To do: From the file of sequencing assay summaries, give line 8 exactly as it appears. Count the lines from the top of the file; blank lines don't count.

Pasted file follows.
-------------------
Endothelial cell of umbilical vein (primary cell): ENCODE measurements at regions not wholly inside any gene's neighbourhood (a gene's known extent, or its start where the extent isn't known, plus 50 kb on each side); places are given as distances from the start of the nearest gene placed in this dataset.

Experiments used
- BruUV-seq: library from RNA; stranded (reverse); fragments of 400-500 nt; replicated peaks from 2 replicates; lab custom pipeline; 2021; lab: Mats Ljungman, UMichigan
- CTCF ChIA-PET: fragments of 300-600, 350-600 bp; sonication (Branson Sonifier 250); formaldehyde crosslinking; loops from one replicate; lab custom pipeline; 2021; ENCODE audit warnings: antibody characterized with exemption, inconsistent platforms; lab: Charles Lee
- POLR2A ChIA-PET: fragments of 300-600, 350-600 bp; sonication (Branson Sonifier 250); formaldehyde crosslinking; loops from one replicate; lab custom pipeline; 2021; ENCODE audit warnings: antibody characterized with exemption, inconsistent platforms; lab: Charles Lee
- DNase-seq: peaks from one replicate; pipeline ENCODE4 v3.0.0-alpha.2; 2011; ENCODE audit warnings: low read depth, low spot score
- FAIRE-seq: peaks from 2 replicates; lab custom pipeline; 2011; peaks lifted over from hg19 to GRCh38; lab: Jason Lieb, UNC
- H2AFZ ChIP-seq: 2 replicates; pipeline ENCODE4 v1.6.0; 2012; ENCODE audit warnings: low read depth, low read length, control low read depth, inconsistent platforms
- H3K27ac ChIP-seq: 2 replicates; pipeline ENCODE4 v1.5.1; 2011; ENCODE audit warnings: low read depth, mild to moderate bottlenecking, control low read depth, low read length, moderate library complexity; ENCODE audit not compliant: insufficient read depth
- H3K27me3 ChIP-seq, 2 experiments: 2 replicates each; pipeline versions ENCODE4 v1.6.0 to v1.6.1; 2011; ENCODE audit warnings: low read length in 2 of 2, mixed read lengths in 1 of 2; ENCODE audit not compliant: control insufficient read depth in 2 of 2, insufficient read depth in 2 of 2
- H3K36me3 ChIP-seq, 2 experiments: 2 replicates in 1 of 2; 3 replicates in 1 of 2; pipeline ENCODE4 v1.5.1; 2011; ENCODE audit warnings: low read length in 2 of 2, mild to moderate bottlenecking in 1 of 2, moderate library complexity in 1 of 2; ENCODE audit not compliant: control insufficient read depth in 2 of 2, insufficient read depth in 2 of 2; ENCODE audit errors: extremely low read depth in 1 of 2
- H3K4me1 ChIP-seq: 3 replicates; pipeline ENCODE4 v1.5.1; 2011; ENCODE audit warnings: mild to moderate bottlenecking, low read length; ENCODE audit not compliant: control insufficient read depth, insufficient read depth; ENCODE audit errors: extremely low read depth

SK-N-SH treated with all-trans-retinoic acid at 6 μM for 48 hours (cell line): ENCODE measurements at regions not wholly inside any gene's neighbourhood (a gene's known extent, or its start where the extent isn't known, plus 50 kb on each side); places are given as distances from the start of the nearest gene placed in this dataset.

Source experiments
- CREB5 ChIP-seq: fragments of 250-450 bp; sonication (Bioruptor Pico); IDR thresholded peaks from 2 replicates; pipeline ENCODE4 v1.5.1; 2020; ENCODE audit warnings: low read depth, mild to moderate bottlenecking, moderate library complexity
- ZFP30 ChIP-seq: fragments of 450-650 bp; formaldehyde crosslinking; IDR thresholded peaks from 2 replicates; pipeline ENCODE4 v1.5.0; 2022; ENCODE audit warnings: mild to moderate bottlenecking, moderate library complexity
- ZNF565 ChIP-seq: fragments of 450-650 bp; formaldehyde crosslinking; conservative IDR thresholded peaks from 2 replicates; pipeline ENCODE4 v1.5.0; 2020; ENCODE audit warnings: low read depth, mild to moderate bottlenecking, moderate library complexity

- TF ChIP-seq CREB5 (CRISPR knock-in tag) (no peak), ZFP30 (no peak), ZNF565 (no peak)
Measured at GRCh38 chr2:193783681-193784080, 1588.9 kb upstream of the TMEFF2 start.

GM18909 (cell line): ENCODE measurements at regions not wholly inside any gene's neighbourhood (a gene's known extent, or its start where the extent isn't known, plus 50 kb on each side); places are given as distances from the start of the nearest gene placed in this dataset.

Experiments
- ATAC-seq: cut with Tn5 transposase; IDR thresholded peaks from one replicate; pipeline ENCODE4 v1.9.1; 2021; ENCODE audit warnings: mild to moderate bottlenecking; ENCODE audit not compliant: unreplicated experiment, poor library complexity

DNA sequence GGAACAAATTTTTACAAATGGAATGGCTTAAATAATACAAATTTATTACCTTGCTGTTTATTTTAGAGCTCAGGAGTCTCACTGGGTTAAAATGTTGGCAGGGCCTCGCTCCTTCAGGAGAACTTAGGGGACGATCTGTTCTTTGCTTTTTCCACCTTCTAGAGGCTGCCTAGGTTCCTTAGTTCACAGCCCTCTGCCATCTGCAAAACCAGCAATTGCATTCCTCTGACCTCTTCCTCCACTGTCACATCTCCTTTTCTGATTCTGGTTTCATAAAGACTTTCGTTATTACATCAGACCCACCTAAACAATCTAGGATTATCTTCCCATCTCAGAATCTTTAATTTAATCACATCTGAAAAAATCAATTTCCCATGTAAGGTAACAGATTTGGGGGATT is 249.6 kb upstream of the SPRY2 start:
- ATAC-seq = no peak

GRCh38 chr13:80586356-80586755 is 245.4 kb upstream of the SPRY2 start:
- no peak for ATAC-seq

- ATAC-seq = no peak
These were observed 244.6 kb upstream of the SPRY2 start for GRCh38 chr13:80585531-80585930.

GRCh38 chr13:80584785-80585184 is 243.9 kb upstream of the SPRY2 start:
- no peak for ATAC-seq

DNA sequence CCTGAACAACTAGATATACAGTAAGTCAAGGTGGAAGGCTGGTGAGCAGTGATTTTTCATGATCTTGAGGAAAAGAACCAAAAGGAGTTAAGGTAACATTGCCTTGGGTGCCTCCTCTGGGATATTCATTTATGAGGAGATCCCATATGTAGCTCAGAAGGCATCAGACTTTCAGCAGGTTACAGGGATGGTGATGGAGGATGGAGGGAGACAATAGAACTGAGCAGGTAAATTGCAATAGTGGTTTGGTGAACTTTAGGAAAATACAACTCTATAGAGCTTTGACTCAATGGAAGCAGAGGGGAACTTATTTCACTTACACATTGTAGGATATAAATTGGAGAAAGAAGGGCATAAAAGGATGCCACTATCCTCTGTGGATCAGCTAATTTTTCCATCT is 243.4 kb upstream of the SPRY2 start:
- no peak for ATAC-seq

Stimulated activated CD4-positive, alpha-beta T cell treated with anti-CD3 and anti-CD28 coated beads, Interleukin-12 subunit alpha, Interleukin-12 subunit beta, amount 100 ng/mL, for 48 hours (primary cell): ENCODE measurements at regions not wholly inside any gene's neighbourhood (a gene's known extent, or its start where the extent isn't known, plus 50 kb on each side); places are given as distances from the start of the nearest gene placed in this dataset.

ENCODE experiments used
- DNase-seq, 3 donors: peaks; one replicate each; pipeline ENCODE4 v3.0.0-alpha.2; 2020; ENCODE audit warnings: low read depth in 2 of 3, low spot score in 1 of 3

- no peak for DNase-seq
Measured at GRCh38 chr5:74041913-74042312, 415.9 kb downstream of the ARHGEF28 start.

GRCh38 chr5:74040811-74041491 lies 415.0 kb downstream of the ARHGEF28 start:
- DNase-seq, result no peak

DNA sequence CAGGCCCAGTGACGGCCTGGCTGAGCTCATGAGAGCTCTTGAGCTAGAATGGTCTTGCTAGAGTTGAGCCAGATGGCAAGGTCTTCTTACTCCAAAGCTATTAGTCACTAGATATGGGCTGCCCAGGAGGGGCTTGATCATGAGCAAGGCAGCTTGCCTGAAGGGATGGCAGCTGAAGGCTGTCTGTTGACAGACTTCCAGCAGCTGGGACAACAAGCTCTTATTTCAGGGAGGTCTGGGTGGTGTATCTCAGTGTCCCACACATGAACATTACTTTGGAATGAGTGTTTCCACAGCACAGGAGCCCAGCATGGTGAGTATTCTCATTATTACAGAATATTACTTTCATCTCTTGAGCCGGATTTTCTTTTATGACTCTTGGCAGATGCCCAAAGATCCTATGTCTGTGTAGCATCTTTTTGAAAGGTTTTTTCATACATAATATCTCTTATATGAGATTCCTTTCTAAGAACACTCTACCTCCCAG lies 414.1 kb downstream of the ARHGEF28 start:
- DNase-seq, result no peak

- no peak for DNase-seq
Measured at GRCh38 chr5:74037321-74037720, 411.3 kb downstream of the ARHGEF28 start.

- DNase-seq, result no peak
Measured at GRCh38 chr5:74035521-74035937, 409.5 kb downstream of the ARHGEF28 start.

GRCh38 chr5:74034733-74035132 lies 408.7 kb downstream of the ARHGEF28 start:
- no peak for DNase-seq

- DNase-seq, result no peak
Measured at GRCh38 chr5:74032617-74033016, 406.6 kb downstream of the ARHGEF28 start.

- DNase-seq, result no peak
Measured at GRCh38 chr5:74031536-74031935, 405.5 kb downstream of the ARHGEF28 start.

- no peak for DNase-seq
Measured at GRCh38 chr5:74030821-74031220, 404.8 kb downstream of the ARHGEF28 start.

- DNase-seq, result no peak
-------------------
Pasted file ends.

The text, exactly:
- H2AFZ ChIP-seq: 2 replicates; pipeline ENCODE4 v1.6.0; 2012; ENCODE audit warnings: low read depth, low read length, control low read depth, inconsistent platforms